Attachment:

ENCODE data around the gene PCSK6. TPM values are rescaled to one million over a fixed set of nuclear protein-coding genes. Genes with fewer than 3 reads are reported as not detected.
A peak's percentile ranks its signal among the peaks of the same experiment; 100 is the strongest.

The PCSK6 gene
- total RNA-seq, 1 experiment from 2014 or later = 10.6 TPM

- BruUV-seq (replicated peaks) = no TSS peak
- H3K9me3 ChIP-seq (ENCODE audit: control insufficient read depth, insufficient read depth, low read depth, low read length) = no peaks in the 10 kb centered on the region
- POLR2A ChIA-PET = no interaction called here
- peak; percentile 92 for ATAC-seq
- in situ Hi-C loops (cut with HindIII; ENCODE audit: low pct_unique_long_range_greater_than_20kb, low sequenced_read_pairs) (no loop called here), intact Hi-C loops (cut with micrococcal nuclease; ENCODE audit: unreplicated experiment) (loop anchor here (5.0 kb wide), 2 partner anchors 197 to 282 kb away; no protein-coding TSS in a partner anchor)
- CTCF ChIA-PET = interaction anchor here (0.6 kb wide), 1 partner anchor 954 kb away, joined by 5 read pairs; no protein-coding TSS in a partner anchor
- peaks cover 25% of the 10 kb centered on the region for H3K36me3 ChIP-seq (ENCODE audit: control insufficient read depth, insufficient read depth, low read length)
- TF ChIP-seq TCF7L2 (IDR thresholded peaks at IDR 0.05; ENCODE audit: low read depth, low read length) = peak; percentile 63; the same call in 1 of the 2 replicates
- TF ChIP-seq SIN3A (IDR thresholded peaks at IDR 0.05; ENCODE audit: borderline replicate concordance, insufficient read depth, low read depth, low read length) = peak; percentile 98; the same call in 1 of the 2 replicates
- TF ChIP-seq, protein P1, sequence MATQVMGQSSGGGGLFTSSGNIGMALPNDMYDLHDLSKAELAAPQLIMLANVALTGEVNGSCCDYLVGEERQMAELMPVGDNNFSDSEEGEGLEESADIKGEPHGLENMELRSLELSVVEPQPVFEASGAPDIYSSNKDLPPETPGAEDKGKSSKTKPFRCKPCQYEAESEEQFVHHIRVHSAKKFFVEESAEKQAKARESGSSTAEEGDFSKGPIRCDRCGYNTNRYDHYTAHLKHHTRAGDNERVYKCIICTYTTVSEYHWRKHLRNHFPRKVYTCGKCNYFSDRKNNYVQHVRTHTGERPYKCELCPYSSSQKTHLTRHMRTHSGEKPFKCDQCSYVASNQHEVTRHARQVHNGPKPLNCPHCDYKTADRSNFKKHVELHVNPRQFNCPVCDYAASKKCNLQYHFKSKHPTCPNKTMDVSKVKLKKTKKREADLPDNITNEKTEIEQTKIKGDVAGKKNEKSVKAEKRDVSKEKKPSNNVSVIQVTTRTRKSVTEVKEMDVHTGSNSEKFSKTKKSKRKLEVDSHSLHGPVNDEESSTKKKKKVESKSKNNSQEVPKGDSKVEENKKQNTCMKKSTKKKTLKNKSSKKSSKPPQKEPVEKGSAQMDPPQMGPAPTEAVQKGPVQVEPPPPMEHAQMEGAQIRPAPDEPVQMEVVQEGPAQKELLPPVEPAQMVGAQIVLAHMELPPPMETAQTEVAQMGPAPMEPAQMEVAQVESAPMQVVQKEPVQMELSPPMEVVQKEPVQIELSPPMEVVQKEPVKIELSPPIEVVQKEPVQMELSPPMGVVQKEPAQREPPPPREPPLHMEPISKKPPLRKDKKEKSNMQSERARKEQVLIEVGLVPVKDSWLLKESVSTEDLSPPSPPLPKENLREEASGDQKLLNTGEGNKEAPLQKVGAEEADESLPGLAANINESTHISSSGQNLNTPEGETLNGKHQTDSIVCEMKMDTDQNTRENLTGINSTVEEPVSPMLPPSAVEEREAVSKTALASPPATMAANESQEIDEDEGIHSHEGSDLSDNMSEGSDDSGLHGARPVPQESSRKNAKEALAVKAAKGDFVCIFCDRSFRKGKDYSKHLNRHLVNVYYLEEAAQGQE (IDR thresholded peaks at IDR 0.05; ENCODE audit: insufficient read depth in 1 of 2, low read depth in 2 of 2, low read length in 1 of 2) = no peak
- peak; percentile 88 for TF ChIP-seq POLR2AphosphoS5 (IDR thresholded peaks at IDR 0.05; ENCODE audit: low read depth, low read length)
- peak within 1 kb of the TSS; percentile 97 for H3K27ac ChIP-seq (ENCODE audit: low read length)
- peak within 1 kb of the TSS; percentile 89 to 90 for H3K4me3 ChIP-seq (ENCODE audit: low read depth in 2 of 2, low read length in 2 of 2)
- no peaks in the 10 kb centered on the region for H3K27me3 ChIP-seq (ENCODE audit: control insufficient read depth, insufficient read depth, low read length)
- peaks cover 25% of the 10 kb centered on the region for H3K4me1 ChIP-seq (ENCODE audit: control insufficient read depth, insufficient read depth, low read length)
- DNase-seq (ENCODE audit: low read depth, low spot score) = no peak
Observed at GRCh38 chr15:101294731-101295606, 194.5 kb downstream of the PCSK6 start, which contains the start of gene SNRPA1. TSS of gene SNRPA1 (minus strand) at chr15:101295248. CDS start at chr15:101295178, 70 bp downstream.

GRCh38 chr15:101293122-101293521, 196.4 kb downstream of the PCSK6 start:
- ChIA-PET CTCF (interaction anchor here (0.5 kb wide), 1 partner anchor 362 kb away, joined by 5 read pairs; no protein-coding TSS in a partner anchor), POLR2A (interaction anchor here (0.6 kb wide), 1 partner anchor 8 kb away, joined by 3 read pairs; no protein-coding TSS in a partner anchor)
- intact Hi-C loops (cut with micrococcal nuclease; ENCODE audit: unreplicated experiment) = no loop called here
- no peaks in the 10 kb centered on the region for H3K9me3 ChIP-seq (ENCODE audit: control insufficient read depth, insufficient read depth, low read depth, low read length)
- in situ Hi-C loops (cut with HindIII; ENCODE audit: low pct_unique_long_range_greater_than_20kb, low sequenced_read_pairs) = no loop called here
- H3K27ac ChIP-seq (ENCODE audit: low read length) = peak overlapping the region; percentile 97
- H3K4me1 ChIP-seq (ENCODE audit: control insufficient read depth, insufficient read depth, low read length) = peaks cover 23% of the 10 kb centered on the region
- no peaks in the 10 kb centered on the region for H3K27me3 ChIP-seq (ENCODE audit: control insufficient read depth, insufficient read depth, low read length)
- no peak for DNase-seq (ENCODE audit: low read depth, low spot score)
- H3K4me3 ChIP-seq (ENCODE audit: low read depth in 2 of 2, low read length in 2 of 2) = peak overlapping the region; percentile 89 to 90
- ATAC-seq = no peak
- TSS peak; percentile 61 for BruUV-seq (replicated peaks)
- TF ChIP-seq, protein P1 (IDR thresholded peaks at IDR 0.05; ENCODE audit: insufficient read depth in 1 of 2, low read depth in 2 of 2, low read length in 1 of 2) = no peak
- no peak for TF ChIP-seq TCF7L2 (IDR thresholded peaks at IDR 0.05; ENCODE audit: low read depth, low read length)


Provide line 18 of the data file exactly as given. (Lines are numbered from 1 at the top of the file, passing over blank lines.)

- no peaks in the 10 kb centered on the region for H3K27me3 ChIP-seq (ENCODE audit: control insufficient read depth, insufficient read depth, low read length)